Michael Scott told gardaí that when he found his 76-year-old aunt lying on the ground after he had run over her in his agricultural teleporter, he did not see any injuries on her body and thought she was going to be okay when he heard her breathing, the Central Criminal Court has heard.
Mr Scott has denied murdering his aunt and told gardaí that what happened was an accident.
In garda interviews following his arrest on suspicion of murder, Mr Scott said he didn’t know he could call 999 for an ambulance and he didn’t think his aunt would die.
He said he didn’t help her up off the ground because he needed someone with him. He said he called his friend Francis Hardiman because he didn’t know who else to call and didn’t know the number of any doctors.
Mr Scott denied that he murdered his aunt and said he did not want her to die.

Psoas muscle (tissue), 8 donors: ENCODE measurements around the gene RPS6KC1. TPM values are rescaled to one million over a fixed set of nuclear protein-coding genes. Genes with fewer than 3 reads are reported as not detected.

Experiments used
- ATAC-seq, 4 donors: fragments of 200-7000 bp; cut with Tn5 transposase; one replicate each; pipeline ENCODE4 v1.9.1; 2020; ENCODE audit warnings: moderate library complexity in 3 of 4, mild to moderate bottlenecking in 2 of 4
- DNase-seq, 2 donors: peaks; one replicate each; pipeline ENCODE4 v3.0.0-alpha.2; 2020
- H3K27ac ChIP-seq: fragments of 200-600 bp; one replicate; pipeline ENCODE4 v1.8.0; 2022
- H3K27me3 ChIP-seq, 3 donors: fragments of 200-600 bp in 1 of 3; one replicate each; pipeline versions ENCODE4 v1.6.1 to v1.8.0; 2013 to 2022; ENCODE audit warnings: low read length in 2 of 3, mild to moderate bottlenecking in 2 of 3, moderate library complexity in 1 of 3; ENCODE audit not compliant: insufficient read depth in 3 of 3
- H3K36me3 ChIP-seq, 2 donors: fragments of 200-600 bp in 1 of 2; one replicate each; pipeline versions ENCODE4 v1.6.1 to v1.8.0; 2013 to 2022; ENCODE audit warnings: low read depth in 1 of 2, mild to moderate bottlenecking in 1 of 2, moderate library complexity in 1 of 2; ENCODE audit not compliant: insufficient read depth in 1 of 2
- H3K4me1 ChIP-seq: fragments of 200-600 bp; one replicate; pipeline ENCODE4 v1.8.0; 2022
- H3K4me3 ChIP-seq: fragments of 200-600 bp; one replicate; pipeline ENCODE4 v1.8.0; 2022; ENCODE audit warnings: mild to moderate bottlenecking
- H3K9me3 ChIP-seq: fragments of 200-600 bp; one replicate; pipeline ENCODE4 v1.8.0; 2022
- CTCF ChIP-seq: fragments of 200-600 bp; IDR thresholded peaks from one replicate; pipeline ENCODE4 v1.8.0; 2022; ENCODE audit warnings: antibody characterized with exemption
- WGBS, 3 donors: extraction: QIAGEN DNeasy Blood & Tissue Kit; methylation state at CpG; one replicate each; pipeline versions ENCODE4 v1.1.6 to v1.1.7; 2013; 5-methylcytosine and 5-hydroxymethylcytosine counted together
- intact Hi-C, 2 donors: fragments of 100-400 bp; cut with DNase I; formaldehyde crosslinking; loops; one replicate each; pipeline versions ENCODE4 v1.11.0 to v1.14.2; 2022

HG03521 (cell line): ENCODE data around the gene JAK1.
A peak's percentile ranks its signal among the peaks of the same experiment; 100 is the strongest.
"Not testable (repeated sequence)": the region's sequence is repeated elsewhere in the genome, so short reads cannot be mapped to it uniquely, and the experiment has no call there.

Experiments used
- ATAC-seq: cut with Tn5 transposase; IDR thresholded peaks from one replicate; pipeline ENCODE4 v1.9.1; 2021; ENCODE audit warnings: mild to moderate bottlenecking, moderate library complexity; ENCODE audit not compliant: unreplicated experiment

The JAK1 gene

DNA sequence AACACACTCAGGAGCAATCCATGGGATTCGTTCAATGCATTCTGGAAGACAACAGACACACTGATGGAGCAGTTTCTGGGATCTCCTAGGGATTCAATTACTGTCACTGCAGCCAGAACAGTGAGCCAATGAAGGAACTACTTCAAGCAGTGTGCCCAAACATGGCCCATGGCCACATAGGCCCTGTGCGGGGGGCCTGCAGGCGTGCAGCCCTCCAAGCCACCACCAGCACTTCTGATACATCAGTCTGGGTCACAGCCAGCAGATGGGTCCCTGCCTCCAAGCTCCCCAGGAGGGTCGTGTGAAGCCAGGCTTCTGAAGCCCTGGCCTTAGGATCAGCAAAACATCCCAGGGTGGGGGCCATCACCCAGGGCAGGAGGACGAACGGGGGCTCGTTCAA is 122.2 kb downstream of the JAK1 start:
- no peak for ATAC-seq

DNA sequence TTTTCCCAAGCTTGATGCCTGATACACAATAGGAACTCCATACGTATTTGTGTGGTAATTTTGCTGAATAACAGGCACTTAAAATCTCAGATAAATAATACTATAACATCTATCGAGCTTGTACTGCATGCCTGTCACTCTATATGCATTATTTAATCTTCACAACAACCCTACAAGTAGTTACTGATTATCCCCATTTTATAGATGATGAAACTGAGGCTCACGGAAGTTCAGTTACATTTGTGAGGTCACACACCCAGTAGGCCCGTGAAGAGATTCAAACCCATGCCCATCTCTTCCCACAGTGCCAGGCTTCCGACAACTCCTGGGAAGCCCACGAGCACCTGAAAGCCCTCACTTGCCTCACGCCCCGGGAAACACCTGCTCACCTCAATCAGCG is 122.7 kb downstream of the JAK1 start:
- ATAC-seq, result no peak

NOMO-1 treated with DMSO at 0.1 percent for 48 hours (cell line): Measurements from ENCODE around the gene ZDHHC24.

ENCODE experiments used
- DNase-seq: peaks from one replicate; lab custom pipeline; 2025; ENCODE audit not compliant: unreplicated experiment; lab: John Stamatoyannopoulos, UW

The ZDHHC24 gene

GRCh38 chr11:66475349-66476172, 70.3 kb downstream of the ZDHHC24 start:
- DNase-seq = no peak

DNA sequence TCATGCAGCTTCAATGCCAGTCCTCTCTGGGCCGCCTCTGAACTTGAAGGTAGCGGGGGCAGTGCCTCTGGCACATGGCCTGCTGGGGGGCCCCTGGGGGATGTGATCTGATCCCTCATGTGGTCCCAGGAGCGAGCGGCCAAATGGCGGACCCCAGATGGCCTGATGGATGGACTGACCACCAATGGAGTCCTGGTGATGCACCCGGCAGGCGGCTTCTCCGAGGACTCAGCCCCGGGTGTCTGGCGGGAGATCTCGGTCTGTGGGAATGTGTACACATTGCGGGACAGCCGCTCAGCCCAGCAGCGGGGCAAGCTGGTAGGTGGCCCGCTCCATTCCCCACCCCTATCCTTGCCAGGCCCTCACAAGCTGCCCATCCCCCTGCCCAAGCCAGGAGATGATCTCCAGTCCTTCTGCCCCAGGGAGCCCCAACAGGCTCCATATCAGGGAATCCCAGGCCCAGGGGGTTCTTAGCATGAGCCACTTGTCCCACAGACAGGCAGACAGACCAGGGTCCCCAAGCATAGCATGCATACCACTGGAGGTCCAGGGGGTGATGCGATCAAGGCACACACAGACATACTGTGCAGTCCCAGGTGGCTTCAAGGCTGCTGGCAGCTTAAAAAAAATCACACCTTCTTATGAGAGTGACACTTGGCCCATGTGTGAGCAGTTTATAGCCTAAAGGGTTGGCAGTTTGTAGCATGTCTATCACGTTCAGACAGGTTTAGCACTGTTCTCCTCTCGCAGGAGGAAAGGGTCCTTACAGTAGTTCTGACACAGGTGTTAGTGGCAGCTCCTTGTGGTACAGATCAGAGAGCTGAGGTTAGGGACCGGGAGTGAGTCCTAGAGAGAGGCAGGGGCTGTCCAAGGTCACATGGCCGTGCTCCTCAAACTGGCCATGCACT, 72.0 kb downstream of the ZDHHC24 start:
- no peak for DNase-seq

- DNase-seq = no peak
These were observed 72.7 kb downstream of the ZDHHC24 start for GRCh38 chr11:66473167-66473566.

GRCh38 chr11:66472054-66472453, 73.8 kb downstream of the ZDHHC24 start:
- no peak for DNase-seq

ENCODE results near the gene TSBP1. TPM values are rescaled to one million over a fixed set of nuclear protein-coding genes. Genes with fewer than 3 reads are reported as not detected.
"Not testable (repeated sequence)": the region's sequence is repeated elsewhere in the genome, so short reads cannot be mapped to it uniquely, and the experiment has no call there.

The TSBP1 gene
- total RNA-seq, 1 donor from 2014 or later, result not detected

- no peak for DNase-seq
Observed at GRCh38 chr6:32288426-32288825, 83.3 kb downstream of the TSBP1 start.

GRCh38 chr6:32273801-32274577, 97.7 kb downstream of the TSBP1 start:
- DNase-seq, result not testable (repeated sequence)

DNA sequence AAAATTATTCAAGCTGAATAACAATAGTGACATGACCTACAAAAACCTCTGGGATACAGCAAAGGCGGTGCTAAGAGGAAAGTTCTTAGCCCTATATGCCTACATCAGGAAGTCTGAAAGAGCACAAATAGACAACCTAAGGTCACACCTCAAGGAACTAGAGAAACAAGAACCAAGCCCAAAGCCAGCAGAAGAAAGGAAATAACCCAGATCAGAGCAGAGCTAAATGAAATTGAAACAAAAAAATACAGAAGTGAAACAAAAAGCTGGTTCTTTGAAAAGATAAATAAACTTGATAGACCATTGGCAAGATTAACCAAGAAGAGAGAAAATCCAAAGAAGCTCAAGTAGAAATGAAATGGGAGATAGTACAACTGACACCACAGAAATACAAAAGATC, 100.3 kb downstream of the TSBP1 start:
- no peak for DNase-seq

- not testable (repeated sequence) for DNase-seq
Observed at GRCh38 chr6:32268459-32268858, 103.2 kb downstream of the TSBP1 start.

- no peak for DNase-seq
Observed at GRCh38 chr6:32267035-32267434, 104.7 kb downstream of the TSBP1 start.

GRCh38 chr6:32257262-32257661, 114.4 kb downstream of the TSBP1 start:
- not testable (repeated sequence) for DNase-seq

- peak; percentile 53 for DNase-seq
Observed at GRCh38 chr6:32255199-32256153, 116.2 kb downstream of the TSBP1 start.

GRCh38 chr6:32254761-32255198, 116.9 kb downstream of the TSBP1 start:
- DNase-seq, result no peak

He also denied that he was in a temper and deliberately rolled over her a second time after initially reversing over her.
Mr Scott (58) of Gortanumera, Portumna, Co Galway has pleaded not guilty to murdering Ms Treacy outside her home in Derryhiney, Portumna, Co Galway on April 27th, 2018.
The prosecution case is that Mr Scott deliberately ran over Ms Treacy following a long-running dispute over land. Mr Scott’s lawyers have said her death was a tragic accident.
Detective Garda Barry Carolan told Dean Kelly SC, for the prosecution, that he was present for the third of Mr Scott’s four interviews at Loughrea Garda Station on December 12th, 2018.
Gda Carolan asked Mr Scott what he did after getting off the JCB and finding Ms Treacy on the ground.
He said he “went over beside her and said, “are you all right Chrissie”. oh god! What misfortune.” He said she was “breathing heavy” but wasn’t able to talk.